Green Spaces face growing population pressures, Assembly is told

29 January 2014

London’s growing population will put more pressure on precious green and open spaces the Assembly’s Planning Committee was told yesterday. During a meeting about the loss and protection of London’s open space, the Committee heard that with a rapidly rising population over the next two decades, London’s green and open spaces will come under increasing pressure from development.

Tower Hamlets is already experiencing problems trying to reconcile the competing demands for open space and requirement to accommodate the needs of a growing population. Michael Bell, Strategic Planning Manager at London Borough of Tower Hamlets, told the committee of one recent example where the borough had to choose between open space and a new secondary school. [1]

Nicky Gavron, Chair of the Planning Committee, said:

“London’s open spaces are a fantastic asset, but they are coming under increasing pressure from development. There are also many parts of the capital which don’t have enough. As the Mayor considers his alterations to the London Plan we need to make sure they don’t weaken protections for open spaces, as some fear.”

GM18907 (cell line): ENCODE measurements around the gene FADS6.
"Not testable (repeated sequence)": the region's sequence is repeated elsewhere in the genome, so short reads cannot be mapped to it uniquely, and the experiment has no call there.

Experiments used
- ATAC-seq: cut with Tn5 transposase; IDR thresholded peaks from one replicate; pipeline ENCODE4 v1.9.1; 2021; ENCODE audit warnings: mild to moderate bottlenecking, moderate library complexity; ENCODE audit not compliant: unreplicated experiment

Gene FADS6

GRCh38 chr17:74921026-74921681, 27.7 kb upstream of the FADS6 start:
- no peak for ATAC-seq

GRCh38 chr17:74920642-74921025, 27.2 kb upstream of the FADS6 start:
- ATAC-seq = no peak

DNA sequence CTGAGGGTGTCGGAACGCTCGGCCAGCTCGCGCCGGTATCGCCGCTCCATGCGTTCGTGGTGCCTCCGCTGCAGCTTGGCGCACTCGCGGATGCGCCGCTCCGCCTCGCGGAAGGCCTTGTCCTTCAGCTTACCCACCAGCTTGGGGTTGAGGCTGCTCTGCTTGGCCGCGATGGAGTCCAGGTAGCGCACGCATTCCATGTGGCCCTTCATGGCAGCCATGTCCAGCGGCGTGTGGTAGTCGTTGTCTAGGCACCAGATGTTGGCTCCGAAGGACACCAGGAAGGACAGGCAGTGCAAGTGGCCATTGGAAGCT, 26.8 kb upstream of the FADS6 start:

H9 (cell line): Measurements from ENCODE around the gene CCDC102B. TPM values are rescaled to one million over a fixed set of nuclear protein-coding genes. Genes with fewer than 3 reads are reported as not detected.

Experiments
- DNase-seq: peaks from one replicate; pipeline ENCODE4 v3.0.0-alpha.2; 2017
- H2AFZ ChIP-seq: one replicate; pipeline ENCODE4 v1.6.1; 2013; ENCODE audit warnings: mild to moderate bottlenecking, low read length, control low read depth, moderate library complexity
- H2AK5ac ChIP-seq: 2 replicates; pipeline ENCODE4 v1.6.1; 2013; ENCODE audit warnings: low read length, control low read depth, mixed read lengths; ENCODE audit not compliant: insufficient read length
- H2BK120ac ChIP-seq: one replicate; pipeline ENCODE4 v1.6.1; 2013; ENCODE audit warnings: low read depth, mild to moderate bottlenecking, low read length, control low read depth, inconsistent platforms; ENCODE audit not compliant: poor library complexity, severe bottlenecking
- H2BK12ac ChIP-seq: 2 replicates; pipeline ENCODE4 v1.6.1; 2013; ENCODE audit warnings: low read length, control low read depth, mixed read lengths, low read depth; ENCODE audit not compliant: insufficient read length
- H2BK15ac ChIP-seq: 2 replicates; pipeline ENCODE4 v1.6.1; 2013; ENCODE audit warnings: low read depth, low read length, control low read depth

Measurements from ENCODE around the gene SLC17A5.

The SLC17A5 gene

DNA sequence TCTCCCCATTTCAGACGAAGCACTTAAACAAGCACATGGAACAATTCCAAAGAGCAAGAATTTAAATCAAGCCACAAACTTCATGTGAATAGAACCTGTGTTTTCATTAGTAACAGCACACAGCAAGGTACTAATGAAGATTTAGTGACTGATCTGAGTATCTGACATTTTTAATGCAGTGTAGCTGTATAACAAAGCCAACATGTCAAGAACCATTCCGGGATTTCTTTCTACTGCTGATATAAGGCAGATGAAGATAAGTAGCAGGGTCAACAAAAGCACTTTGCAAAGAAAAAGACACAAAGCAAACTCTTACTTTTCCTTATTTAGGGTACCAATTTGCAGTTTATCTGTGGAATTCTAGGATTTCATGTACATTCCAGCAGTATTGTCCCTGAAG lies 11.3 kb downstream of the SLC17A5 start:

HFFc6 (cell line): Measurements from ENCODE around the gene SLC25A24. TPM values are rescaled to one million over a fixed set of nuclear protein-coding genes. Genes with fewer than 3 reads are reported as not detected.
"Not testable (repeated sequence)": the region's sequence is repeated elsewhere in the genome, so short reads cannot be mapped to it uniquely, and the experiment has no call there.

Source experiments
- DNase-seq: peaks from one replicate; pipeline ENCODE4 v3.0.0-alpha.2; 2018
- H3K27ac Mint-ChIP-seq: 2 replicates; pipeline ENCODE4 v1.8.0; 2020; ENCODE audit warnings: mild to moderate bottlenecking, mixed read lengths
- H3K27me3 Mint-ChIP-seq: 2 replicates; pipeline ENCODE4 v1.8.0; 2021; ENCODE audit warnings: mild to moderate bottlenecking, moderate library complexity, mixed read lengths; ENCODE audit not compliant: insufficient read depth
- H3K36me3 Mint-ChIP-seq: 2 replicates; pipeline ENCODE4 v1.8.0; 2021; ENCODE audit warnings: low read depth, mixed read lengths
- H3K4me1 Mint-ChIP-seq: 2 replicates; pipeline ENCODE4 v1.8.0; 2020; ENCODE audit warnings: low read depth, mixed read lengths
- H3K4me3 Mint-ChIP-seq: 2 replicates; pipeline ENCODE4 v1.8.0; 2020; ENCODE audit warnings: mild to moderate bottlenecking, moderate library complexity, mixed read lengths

The Mayor is currently consulting on amendments to his London Plan that will guide the development of London over the next twenty years.

Notes for Editors:

  1. See Tower Hamlets’ Strategic Development Committee Report for site details (item 6.1):

  1. Open space in London includes specially-designated spaces like Green Belt and Open Land, as well as playing fields, pocket parks, and other bits of open space.
  2. The Planning Committee is undertaking a series of meetings in preparation for responding to the Mayor’s consultation on proposals to revise the London Plan. The next meeting on 25 February will deal with other policy areas and the Committee will submit its final comments to the Mayor on 10 April.
  3. Nicky Gavron, Chair of the Planning Committee, is available for interview. See contact details below.
  4. As well as investigating issues that matter to Londoners, the London Assembly acts as a check and a balance on the Mayor.


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